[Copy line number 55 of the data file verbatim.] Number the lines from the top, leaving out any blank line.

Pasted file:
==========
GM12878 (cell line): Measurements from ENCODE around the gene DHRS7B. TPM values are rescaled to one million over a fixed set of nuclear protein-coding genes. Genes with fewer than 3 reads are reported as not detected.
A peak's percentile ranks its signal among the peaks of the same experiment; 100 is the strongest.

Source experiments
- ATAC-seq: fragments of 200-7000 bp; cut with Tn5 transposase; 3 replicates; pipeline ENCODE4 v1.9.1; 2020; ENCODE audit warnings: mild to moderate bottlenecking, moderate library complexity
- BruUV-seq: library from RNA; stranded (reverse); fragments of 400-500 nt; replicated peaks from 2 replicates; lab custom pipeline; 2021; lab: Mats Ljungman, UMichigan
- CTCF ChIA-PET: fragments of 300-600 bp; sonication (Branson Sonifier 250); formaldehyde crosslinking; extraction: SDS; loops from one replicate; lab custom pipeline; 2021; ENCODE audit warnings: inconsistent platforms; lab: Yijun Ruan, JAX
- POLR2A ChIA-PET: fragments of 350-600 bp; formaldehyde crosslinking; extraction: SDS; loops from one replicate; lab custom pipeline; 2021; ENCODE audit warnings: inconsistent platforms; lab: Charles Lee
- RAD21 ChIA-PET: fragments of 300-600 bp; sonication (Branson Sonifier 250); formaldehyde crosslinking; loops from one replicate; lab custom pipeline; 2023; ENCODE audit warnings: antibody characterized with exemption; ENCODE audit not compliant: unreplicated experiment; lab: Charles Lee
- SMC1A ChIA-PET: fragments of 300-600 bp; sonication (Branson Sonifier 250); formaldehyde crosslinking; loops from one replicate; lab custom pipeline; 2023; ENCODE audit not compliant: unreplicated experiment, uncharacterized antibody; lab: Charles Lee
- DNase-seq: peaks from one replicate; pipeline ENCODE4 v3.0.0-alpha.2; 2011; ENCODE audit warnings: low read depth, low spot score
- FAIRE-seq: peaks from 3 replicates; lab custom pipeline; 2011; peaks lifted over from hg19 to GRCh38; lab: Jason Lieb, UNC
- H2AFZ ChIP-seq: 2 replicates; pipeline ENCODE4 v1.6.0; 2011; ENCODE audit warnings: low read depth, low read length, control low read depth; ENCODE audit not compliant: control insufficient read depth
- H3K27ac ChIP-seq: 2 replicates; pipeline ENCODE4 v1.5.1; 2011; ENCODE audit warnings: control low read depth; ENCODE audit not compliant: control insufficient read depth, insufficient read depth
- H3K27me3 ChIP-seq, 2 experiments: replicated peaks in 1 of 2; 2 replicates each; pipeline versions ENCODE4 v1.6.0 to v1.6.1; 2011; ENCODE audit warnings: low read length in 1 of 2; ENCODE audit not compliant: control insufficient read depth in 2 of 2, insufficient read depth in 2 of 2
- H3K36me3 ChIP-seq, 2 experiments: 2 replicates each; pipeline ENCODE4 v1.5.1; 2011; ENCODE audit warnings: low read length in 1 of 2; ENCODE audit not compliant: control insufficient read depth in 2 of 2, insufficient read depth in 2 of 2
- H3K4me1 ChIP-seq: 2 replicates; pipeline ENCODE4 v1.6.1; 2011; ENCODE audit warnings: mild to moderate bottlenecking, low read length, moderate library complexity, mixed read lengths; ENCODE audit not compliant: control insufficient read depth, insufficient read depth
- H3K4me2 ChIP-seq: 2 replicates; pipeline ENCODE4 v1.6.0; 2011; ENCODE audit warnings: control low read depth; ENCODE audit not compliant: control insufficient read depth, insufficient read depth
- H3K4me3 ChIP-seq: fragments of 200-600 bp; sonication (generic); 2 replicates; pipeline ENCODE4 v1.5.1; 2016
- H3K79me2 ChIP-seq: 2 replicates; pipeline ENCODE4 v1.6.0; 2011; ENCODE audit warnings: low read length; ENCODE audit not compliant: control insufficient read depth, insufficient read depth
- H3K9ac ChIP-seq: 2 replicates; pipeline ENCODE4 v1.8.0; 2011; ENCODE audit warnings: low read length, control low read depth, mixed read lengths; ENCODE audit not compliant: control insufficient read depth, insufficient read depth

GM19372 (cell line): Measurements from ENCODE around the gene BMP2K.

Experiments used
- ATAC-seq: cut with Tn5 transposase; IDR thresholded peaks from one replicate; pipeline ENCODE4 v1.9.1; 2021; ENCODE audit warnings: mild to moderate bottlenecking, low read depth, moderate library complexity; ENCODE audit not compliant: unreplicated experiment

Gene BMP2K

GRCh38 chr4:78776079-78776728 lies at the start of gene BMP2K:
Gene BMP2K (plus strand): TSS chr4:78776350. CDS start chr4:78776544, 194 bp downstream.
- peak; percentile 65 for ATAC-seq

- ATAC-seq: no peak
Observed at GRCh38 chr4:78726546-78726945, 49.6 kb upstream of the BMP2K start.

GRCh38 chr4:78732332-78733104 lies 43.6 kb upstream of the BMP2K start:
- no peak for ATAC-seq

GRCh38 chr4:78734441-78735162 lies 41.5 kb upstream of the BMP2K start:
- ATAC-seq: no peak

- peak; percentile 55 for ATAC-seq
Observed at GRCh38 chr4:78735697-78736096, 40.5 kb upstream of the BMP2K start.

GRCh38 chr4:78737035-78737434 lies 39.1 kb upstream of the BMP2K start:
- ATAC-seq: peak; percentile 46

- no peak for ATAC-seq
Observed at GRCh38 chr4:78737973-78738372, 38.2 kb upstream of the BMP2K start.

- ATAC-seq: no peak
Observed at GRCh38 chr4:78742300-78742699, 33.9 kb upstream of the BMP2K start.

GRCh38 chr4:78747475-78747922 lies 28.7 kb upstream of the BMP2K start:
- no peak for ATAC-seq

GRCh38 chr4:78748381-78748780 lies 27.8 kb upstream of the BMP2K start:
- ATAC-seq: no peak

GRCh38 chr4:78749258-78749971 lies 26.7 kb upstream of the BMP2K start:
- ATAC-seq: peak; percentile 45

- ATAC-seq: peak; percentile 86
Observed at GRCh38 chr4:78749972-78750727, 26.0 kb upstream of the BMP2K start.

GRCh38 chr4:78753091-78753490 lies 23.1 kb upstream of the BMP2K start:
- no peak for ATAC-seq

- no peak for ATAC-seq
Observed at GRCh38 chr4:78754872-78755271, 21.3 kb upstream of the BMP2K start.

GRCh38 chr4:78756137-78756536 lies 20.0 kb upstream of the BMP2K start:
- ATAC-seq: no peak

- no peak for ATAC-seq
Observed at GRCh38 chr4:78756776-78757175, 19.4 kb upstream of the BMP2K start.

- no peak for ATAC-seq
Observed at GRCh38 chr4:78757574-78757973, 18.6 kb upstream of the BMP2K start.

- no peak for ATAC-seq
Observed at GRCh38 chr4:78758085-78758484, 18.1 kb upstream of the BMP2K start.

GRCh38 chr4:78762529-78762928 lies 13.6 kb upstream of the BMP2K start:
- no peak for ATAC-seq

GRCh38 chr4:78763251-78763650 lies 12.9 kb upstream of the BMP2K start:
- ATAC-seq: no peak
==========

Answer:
- ATAC-seq: no peak